Glasgow taxi driver keeps licence after “collision” with a cyclist

A Glasgow cab driver convicted over a collision with a cyclist has been allowed to keep his licence after claiming the car was stopped at the time of the incident and the man simply fell off.
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Khurram Janjua kept his licence during a hearing of the Glasgow City Council licensing and regulatory committee this week when councillors heard about the incident.

MrJanjua was fined £375 and handed four penalty points at Glasgow Justice of the Peace court last year for driving with undue care and attention.

Police put forward a representation at the meeting to make the committee aware of the conviction.

Lawyer Aamer Anwar, representing married father Mr Janjua, said his client is a “fit and proper person to hold a private hire driver’s licence.”

Describing Mr Janjua’s encounter with the cyclist, Mr Anwar said it took place at a zebra crossing on St Andrew’s Drive during a busy time.

Mr Anwar: “He was stationary – a cyclist cut in from the right hand side and fell in front of the car.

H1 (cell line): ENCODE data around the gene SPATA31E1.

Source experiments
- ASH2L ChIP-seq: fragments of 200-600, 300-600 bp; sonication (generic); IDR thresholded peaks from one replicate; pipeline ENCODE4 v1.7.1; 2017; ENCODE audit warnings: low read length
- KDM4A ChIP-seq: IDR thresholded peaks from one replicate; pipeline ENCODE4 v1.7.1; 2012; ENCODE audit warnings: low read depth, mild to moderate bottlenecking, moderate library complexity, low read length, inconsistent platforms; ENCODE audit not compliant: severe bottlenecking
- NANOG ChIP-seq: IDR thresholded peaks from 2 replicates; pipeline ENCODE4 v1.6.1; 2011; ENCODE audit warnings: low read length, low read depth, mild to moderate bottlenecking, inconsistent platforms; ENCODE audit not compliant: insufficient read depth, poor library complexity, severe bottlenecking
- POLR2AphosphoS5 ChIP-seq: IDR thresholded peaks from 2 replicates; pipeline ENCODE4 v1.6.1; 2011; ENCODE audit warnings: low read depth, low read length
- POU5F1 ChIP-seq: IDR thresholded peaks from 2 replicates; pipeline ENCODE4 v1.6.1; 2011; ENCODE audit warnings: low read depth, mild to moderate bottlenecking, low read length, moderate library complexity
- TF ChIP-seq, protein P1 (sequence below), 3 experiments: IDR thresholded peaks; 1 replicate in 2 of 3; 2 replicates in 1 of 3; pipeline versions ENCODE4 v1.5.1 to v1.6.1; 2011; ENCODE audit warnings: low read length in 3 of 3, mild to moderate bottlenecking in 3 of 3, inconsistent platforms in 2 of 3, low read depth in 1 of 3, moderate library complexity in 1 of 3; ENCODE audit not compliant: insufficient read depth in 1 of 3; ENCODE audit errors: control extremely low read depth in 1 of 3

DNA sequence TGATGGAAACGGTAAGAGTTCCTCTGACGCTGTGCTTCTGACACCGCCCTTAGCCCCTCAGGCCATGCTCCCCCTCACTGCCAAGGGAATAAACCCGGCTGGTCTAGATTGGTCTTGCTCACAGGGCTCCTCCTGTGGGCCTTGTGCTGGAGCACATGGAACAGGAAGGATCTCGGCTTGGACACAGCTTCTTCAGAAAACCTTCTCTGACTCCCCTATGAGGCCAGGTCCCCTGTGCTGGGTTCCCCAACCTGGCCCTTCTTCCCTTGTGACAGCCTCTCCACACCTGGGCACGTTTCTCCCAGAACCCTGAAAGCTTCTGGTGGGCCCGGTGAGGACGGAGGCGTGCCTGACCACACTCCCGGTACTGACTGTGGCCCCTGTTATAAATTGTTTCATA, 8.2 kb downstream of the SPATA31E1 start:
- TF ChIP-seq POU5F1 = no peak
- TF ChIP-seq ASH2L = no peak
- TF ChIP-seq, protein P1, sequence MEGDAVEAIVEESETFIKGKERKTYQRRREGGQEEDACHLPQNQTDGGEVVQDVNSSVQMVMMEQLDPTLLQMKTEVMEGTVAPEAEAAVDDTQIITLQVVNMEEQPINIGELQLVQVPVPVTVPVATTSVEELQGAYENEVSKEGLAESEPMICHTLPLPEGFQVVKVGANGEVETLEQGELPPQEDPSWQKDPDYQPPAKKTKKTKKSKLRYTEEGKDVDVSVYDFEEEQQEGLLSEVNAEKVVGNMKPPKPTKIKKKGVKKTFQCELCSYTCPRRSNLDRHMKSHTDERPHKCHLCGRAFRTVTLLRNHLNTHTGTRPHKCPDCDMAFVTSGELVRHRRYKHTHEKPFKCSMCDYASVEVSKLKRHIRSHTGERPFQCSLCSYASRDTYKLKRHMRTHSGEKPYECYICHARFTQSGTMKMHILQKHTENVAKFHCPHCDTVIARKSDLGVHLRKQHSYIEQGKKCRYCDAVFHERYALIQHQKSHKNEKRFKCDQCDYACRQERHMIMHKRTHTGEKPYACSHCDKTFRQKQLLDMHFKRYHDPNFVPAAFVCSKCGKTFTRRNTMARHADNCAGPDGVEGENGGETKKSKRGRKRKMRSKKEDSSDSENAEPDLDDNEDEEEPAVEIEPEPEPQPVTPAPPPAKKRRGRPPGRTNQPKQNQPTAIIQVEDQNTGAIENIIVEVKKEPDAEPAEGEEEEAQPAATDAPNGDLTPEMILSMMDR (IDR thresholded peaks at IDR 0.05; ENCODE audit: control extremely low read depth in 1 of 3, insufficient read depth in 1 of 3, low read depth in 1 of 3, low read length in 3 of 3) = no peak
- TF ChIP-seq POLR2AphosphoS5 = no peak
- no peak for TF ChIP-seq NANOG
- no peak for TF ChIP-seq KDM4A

“When the cyclist got up Mr Janjua got out of his car. He immediately blamed Mr Janjua.”

Mr Anwar described how the cyclist asked for £40 and Mr Janjua stated he would call the police. But the cyclist left the scene and Mr Janjua later received a letter to attend court.

Describing his client’s appearance in the dock, Mr Anwar said: “He went to court on the matter. He advised me that he is disgruntled with the solicitor but advises we can’t go into the details. He has a conviction that carries.”

Mr Anwar added: “He apologises for his actions. He states that he made a mistake and has learned his lesson.”

Committee convenor Councillor Alex Wilson said: “He should have acted more responsibly and called the police straight away.”

Saying he had difficulty believing the scenario, Councillor Connelly said: “There is no reason for the cyclist to take this as far to the police and then court – considering there is no real benefit to them.”

Mr Anwar said: “We can’t speculate as to why the cyclist would go to the police. However what I would say in over 25 years of being involved in the law, I’m more than aware of miscarriages of justice taking place in this city and across Scotland.”

He said the financial cost of appealing the conviction is impossible for Mr Janjua because of costs.

The committee renewed Mr Janjua’s private hire car drivers’ licence for three years.

But he was handed a severe warning regarding his future conduct and failure to comply with the conditions of licence.